Becker: I think technology—computers, Internet, other technologies—are important in many different ways. First, of course, modern economies depend upon modern technology; you couldn’t have a modern economy with the technologies of the 19th century. Secondly, these technologies themselves are produced by people with lots of human capital; you need human capital to build and then make effective use of these technologies. One reason that less-developed countries haven’t adapted more advanced technologies is that they do not have the human capital that allows them to effectively utilize the technology. Finally, the new technologies are going to significantly impact the acquiring of this capital. Education and training and knowledge will experience revolutionary change through distance learning. Today, most learning in schools still takes place in the same way that it did in the time of Socrates: a group of people gather together with a teacher who conveys knowledge.

The problem here is that it is costly to gather people together in the same room in the same university. So people are now asking, “why not try to utilize the technology so I can learn at work or at home and pursue courses and degrees in this more remote fashion?” And by the way, good distance learning is not a video where you just see a professor lecturing. It’s got to be more interactive: graphics, back and forth questions, chats with other people involved in the learning experience, and the like. We’re just at the beginning of understanding the possibilities.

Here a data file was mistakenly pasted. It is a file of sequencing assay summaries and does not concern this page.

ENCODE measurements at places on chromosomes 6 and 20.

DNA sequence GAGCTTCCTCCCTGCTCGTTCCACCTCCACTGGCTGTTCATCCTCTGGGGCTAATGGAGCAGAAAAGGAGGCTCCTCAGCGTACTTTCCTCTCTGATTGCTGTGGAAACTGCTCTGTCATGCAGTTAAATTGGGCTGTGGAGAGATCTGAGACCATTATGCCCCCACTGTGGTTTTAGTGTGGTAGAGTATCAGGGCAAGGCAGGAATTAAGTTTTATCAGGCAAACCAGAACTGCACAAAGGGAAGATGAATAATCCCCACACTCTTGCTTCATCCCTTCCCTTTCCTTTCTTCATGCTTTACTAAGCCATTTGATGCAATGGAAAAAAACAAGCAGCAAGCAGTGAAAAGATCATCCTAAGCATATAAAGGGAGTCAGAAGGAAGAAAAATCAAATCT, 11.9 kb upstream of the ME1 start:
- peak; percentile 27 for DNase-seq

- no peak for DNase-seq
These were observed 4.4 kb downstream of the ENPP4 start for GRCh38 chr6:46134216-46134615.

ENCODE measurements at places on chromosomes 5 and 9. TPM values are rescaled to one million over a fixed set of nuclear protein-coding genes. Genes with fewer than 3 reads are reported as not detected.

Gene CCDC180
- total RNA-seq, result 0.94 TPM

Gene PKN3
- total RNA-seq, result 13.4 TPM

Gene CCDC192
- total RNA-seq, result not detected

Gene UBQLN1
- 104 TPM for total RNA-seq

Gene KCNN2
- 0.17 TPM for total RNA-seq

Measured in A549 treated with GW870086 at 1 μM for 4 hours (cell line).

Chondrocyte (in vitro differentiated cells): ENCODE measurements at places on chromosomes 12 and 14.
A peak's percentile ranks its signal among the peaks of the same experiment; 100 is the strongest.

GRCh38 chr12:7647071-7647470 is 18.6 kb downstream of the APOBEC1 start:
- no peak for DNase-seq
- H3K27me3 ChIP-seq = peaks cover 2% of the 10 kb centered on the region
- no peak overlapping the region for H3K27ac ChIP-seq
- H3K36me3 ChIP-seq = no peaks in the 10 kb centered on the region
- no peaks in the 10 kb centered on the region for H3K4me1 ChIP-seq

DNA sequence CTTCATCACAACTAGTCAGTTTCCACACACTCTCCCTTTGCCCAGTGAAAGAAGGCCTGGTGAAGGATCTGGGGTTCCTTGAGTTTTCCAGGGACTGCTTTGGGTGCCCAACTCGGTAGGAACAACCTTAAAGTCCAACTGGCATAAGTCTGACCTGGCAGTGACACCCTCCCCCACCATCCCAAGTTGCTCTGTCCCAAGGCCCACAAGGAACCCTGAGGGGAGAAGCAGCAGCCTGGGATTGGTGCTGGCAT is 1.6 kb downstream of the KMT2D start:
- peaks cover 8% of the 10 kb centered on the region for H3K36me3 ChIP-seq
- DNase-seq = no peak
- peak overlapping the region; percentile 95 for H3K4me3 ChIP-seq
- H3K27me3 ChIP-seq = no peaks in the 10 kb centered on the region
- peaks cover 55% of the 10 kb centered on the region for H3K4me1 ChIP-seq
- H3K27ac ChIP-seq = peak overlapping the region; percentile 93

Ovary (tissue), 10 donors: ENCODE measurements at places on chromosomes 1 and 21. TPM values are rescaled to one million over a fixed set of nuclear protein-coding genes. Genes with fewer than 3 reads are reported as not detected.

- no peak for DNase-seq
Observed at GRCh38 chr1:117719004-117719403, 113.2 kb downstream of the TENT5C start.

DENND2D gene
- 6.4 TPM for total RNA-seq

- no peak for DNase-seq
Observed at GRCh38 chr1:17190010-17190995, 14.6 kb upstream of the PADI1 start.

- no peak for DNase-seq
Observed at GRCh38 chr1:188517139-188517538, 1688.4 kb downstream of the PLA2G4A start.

LiNE Zine: Given your interest in market economics, what do you make of the evolving phenomenon of so-called human capital markets on the Internet? Or the idea of making skills more portable, as in current discussions about knowledge workers each having their own “skills passports”?

Becker: Well, I see this beginning to happen, and I’d mention two dimensions of the evolution. First we can expect to see more employment exchanges in which jobs and people are being matched on the Internet, matching the right skill to the right demander. That will increase in scale. The second dimension is about the sourcing of skills from lower cost economies; that is only going to grow. Since India is producing some very good software engineers, why not farm out the work there, and have them communicate through the Internet with other people working for the same company? Some may be in South America, others may be in the United States or China. The division of labor will become more and more worldwide and virtual.